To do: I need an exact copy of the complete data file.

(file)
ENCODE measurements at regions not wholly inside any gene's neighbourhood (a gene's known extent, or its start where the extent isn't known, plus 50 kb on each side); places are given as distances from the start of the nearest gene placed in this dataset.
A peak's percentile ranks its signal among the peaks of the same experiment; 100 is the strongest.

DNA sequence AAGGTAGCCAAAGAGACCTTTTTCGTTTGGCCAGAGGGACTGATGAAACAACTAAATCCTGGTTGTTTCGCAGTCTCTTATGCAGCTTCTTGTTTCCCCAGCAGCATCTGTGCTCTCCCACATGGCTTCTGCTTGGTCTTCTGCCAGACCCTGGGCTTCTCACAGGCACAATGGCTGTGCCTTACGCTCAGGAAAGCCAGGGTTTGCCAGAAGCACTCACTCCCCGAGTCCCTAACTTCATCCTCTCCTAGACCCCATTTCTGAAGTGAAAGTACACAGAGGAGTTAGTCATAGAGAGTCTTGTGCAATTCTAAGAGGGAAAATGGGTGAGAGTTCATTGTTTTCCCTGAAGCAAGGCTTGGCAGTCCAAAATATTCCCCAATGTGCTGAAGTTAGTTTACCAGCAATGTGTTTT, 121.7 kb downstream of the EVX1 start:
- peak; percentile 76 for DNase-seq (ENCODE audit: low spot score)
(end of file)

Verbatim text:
ENCODE measurements at regions not wholly inside any gene's neighbourhood (a gene's known extent, or its start where the extent isn't known, plus 50 kb on each side); places are given as distances from the start of the nearest gene placed in this dataset.
A peak's percentile ranks its signal among the peaks of the same experiment; 100 is the strongest.

DNA sequence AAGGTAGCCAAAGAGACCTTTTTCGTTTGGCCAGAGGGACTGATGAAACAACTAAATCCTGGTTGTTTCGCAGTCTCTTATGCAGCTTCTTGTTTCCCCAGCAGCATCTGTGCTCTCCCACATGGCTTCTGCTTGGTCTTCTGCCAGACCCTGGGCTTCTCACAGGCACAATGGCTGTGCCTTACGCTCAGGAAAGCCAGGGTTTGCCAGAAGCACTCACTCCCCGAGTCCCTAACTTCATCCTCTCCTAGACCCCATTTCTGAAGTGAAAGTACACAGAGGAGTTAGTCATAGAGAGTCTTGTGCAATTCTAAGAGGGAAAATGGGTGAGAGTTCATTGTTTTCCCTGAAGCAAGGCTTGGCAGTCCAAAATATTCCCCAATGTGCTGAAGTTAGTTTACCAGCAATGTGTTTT, 121.7 kb downstream of the EVX1 start:
- peak; percentile 76 for DNase-seq (ENCODE audit: low spot score)